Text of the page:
Engineering faculty member receives grants totaling $1.5M for bioprinting


Wednesday, July 31, 2019
Inkjet bioprinting of cells for 3D culture Image: Ozbolat Lab / Penn State University.

Ibrahim Tarik Ozbolat, Hartz Family Career Development Associate Professor of Engineering Science and Mechanics, has received four grants totaling about $1.5 million to explore ways to bioprint biological tissues like bone, lungs and other organs for use as models in a variety of studies.

The National Science Foundation has awarded him a three-year, $448,539 grant to explore a new process for 3D bioprinting that could be a solid base for the future creation of implantable, bioengineered tissues and organs. These bioprinted organs and tissue would not require immunosuppressant drugs or have other shortcomings associated with transplants.

Ozbolat will use aspiration-assisted bioprinting to position the building blocks of tissue rapidly and precisely so that tissues and tissue models to use for drug development, lesion studies or replacement parts become possible.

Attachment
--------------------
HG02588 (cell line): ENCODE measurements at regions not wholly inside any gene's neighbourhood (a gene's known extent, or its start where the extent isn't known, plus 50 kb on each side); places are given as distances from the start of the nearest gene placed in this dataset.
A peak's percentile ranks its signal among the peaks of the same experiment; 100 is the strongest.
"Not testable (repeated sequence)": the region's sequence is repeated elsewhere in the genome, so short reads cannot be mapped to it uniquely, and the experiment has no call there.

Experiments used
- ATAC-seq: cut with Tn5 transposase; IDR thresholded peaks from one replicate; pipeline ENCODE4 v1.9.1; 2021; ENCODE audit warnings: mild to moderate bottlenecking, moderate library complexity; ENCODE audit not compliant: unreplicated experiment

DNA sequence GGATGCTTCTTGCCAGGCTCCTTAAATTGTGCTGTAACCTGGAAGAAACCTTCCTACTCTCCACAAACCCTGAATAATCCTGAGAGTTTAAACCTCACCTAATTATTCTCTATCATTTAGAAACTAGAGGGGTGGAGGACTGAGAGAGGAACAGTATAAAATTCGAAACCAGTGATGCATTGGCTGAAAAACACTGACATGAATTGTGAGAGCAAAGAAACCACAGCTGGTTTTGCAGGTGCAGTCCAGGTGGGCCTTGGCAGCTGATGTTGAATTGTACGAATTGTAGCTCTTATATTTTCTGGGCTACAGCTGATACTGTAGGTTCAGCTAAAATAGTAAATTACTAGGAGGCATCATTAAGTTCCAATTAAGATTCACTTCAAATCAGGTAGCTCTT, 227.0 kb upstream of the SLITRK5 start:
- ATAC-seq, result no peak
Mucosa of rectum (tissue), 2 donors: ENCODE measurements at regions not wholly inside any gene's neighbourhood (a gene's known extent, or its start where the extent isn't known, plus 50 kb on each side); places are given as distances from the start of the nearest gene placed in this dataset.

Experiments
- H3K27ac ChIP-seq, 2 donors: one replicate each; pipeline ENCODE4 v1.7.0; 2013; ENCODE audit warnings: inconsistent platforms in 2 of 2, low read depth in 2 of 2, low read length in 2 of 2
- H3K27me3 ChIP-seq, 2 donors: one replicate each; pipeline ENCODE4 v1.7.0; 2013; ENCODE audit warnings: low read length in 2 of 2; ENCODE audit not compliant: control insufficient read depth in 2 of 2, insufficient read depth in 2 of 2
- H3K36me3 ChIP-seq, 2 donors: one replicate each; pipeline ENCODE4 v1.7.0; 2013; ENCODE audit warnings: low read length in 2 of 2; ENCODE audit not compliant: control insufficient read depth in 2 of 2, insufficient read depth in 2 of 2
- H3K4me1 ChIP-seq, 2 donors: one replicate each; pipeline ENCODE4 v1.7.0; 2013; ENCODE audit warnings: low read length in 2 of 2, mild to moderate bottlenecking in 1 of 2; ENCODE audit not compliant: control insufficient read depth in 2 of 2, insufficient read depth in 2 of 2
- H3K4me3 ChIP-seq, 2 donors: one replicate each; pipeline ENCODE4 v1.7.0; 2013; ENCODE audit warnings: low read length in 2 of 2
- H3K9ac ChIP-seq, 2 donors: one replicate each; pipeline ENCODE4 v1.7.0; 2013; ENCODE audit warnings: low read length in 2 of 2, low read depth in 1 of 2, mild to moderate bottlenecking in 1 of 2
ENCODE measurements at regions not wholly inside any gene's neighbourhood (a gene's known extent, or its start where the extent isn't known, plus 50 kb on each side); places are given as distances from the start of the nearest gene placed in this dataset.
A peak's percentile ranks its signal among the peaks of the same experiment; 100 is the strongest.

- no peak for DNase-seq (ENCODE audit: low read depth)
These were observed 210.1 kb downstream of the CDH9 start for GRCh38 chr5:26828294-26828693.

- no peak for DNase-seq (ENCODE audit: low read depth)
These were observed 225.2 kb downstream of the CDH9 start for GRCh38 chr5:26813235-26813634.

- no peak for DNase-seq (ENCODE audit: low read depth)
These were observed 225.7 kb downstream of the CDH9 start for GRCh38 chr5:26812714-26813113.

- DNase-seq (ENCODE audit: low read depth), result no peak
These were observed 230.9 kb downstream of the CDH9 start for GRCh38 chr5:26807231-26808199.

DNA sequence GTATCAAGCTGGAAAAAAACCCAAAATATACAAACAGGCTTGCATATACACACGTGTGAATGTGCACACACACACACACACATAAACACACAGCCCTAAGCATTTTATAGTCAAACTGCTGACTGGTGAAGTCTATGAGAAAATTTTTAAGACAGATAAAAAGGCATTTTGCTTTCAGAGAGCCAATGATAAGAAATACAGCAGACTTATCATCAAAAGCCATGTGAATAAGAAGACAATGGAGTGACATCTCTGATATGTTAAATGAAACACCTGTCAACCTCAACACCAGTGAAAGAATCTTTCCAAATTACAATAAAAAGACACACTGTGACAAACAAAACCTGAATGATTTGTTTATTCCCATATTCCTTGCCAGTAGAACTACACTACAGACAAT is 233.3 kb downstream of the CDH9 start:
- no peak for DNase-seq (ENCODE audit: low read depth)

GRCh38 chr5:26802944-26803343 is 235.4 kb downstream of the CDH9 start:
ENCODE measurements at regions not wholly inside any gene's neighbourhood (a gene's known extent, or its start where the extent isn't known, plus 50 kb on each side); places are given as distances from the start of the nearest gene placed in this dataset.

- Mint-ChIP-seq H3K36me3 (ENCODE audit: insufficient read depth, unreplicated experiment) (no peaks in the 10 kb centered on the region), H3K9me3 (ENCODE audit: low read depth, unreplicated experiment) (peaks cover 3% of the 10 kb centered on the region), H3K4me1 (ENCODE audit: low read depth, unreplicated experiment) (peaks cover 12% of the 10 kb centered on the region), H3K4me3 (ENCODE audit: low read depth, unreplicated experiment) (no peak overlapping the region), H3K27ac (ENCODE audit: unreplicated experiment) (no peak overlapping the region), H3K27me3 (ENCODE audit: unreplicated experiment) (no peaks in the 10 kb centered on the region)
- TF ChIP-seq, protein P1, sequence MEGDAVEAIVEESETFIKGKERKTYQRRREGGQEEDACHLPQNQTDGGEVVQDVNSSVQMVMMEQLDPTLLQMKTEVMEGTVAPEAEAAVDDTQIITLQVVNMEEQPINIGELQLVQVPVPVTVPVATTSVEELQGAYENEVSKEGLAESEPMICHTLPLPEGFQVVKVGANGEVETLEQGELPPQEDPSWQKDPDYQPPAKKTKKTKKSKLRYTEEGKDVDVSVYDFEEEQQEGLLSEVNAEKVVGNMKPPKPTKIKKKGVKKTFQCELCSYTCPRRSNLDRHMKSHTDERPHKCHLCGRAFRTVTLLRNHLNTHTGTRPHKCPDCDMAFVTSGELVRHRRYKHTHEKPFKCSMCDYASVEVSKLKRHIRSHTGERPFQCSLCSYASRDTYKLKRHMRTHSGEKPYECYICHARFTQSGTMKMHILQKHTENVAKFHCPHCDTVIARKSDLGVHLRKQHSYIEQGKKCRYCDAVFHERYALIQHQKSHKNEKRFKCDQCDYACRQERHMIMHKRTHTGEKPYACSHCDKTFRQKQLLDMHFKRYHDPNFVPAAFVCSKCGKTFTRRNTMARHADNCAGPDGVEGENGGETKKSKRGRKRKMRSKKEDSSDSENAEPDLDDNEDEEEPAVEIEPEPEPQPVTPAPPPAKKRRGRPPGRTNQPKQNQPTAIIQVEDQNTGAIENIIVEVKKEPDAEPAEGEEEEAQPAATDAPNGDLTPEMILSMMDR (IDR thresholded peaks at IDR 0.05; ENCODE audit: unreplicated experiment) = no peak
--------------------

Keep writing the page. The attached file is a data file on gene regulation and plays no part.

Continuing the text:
The project will investigate a number of current questions about bioprinting of cell spheroids, their size, density, mechanics, placement and ability to survive.

Ozbolat is also a subcontractor for a new National Institutes of Health Cooperative Center on Human Immunology supported by a five-year, $11 million grant to the Jackson Laboratory by the National Institute of Allergy and Infectious Diseases. His $900,000 will support development of 3D bioprinted models of the lung and upper respiratory environment to mimic and explore the functional lung and immune system interactions and determine the mechanisms and pathways involved in lung antiviral response or response to metabolic agents.

Work on a two-year, $75,000 award from the Osteology Foundation in Switzerland will focus on bioprinting bone. Ozbolat, along with Elias Rizk, associate professor of neurosurgery at Penn State College of Medicine, will explore using 3D bioprinting capabilities to repair critical-sized bone defects on 3-year-old Rhoen sheep to investigate the feasibility of repairing skull, jaw and facial injuries or defects. The goal is to develop ways to transfer this bioprinting method to clinical use and to build the fundamentals of tissue printing technologies for surgical settings.

Also focusing on bone is a $65,000 grant to create a 3D bone tissue model to study Gaucher disease from the Lysosomal and Rare Disorders Research and Treatment Center. Gaucher disease is an inherited genetic disorder that among other things can create bone abnormalities and arthritis. The focus of this research is to bioprint a model in which to study Gaucher disease in the laboratory.